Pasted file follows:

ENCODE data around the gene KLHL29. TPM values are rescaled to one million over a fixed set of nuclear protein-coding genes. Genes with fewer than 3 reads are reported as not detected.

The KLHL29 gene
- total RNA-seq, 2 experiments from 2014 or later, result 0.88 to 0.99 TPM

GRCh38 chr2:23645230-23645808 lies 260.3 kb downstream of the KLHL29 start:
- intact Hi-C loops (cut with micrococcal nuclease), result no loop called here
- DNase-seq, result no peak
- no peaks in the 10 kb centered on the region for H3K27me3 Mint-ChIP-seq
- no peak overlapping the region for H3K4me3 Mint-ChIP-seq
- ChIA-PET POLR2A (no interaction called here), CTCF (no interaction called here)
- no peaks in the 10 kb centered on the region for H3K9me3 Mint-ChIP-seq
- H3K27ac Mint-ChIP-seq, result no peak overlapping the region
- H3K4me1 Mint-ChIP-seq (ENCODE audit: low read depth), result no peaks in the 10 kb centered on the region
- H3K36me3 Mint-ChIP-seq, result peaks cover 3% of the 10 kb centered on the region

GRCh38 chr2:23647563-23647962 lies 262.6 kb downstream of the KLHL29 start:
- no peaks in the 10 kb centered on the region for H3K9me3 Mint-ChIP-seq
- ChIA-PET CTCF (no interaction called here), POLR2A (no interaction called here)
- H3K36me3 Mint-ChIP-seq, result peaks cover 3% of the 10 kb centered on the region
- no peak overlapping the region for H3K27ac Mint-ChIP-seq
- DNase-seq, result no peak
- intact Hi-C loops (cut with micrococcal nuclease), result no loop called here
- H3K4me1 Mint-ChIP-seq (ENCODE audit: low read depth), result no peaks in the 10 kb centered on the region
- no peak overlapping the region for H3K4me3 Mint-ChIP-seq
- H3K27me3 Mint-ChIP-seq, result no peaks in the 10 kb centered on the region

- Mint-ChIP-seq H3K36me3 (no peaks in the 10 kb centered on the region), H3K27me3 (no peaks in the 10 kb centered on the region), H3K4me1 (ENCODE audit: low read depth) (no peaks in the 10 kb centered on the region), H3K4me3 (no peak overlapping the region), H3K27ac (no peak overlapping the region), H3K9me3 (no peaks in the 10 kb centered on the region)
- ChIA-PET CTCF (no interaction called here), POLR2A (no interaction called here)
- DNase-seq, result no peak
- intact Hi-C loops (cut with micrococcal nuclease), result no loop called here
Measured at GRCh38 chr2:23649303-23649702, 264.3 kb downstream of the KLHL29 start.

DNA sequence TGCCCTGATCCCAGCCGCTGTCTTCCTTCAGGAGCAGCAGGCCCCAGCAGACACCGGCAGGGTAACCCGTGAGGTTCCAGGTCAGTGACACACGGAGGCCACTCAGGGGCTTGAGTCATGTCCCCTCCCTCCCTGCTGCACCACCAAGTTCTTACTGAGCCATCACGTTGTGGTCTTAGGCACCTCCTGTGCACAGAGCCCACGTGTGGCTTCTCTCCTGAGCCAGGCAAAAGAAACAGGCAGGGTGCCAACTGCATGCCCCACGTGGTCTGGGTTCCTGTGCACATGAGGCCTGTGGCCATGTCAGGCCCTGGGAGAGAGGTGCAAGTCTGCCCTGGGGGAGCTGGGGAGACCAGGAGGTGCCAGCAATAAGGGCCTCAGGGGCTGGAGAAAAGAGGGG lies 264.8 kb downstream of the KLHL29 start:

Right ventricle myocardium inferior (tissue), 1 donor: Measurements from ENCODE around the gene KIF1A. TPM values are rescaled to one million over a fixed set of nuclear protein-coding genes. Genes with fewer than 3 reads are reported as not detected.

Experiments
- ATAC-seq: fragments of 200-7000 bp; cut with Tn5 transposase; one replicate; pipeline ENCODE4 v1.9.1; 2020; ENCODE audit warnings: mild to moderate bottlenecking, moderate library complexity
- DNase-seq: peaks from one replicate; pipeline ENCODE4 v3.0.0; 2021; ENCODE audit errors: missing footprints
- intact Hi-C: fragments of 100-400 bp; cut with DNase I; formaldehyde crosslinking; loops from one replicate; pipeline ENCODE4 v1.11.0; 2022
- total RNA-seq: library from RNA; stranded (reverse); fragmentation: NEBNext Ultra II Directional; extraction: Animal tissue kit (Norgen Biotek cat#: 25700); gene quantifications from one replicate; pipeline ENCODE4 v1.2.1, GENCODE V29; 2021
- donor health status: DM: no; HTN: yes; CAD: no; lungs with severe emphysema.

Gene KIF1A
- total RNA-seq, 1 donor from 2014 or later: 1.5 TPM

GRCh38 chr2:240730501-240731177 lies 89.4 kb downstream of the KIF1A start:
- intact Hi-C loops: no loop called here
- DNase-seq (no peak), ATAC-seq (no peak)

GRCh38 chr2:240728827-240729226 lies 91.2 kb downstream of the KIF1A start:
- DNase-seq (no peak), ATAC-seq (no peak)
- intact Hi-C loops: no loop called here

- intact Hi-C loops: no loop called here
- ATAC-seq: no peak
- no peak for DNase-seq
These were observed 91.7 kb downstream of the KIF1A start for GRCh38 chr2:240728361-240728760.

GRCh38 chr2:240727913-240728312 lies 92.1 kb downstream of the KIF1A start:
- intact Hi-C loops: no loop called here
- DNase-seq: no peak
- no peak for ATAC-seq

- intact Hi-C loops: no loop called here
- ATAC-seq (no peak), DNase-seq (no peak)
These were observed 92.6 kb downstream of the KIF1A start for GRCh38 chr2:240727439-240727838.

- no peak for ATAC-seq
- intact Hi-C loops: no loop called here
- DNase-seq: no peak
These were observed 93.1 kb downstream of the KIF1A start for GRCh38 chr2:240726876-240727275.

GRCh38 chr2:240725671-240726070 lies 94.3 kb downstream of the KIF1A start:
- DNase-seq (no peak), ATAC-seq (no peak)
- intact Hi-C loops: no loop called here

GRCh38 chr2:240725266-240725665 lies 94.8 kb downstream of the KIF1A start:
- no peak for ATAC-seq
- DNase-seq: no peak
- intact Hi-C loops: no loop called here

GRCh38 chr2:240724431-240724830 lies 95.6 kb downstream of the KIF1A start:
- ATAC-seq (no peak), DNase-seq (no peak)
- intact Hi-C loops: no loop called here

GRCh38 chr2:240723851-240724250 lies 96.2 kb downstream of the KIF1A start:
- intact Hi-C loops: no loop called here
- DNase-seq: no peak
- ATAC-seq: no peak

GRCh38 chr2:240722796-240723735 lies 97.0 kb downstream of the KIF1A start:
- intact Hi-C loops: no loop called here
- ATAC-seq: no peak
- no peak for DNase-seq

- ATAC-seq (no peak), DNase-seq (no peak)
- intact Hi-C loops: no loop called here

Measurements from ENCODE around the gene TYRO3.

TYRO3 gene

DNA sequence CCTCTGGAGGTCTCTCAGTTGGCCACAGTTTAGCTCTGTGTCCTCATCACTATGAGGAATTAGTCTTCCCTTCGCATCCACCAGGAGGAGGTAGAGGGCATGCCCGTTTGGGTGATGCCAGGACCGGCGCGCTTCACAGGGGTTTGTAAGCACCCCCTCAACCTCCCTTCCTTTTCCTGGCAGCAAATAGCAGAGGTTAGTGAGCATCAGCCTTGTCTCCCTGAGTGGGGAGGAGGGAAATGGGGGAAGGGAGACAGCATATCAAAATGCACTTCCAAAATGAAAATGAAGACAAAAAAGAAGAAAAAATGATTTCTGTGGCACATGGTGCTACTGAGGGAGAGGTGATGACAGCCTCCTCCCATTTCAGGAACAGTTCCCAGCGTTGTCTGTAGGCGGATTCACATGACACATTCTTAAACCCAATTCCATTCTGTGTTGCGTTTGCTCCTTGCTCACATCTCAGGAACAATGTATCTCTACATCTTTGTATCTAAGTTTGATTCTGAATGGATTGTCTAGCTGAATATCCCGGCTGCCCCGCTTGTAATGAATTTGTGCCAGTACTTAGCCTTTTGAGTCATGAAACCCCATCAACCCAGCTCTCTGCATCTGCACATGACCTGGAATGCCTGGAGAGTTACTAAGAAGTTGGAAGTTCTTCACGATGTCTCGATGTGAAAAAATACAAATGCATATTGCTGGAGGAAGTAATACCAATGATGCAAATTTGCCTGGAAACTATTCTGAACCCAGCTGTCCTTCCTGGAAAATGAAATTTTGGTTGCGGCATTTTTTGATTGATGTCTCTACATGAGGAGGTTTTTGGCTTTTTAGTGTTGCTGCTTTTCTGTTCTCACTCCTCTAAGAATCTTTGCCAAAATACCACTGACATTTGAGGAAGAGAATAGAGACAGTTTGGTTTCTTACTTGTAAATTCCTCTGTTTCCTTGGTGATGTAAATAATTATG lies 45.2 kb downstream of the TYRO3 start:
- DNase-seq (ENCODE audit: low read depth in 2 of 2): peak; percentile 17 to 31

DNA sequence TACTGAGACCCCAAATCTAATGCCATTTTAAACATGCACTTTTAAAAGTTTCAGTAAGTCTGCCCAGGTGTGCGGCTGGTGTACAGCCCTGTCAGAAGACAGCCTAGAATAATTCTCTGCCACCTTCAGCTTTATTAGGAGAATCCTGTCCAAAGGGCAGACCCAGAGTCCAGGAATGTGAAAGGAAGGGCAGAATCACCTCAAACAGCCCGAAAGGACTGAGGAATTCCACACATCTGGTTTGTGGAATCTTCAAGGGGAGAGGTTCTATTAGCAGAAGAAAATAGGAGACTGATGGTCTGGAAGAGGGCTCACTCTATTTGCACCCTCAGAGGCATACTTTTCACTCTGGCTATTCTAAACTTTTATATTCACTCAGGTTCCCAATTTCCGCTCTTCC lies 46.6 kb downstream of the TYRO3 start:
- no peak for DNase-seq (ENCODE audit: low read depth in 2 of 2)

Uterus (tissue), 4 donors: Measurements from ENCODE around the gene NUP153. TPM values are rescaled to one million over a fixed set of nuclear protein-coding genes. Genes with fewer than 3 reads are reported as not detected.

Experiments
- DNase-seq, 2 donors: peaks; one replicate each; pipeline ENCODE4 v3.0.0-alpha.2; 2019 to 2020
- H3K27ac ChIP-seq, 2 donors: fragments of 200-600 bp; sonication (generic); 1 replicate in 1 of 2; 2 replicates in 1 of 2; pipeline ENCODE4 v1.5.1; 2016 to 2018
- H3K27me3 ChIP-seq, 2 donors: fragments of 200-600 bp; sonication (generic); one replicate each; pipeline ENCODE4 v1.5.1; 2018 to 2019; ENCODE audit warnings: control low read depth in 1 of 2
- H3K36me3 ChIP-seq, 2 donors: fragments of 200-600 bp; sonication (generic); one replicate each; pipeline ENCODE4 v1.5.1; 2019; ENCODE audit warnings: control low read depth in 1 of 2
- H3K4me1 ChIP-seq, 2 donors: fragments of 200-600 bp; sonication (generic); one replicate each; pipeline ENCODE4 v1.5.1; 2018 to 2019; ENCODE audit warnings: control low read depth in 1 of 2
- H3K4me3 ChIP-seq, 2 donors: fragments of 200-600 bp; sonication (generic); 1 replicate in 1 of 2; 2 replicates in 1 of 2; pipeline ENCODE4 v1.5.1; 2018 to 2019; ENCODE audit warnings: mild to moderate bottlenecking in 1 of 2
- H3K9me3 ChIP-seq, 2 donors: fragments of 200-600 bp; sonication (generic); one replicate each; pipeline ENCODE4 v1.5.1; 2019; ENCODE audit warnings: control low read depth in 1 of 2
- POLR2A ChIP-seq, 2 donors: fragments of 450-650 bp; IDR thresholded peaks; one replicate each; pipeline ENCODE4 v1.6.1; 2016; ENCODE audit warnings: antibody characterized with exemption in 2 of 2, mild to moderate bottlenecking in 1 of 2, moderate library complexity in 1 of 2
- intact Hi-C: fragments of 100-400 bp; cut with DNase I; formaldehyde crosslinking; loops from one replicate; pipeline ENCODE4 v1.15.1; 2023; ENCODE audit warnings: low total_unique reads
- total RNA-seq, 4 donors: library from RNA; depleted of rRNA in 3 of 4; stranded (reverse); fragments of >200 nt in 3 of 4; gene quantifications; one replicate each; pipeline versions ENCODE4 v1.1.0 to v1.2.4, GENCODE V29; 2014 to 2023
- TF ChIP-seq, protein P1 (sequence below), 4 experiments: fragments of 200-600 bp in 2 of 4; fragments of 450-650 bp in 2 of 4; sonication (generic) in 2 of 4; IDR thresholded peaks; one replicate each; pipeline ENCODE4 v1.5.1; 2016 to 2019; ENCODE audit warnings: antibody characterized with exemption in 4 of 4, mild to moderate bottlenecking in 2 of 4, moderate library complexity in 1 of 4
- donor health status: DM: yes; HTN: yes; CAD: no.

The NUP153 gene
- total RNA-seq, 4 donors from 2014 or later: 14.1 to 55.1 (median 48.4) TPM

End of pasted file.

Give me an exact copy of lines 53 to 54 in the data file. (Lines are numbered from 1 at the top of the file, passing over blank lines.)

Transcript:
- intact Hi-C loops: no loop called here
- ATAC-seq (no peak), DNase-seq (no peak)